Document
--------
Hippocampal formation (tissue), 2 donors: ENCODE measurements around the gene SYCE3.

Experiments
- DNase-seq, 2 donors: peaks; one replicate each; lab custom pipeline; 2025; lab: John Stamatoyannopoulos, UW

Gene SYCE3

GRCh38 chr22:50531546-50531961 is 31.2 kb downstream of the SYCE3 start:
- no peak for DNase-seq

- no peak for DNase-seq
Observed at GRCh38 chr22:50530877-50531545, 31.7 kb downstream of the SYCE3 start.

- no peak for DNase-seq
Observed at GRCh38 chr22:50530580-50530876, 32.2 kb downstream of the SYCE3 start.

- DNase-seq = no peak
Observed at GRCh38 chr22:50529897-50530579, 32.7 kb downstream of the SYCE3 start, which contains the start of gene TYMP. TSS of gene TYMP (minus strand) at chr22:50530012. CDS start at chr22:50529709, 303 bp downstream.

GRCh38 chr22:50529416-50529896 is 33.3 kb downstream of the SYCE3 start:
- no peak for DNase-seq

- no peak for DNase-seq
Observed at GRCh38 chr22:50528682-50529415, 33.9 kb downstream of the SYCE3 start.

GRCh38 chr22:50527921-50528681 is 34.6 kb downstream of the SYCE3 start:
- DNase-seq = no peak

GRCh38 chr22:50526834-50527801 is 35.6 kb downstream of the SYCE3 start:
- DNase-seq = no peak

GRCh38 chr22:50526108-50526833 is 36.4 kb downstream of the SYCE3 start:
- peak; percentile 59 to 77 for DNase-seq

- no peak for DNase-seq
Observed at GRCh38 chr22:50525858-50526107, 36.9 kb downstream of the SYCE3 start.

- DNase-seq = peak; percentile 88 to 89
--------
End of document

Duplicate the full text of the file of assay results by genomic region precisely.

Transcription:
Hippocampal formation (tissue), 2 donors: ENCODE measurements around the gene SYCE3.

Experiments
- DNase-seq, 2 donors: peaks; one replicate each; lab custom pipeline; 2025; lab: John Stamatoyannopoulos, UW

Gene SYCE3

GRCh38 chr22:50531546-50531961 is 31.2 kb downstream of the SYCE3 start:
- no peak for DNase-seq

- no peak for DNase-seq
Observed at GRCh38 chr22:50530877-50531545, 31.7 kb downstream of the SYCE3 start.

- no peak for DNase-seq
Observed at GRCh38 chr22:50530580-50530876, 32.2 kb downstream of the SYCE3 start.

- DNase-seq = no peak
Observed at GRCh38 chr22:50529897-50530579, 32.7 kb downstream of the SYCE3 start, which contains the start of gene TYMP. TSS of gene TYMP (minus strand) at chr22:50530012. CDS start at chr22:50529709, 303 bp downstream.

GRCh38 chr22:50529416-50529896 is 33.3 kb downstream of the SYCE3 start:
- no peak for DNase-seq

- no peak for DNase-seq
Observed at GRCh38 chr22:50528682-50529415, 33.9 kb downstream of the SYCE3 start.

GRCh38 chr22:50527921-50528681 is 34.6 kb downstream of the SYCE3 start:
- DNase-seq = no peak

GRCh38 chr22:50526834-50527801 is 35.6 kb downstream of the SYCE3 start:
- DNase-seq = no peak

GRCh38 chr22:50526108-50526833 is 36.4 kb downstream of the SYCE3 start:
- peak; percentile 59 to 77 for DNase-seq

- no peak for DNase-seq
Observed at GRCh38 chr22:50525858-50526107, 36.9 kb downstream of the SYCE3 start.

- DNase-seq = peak; percentile 88 to 89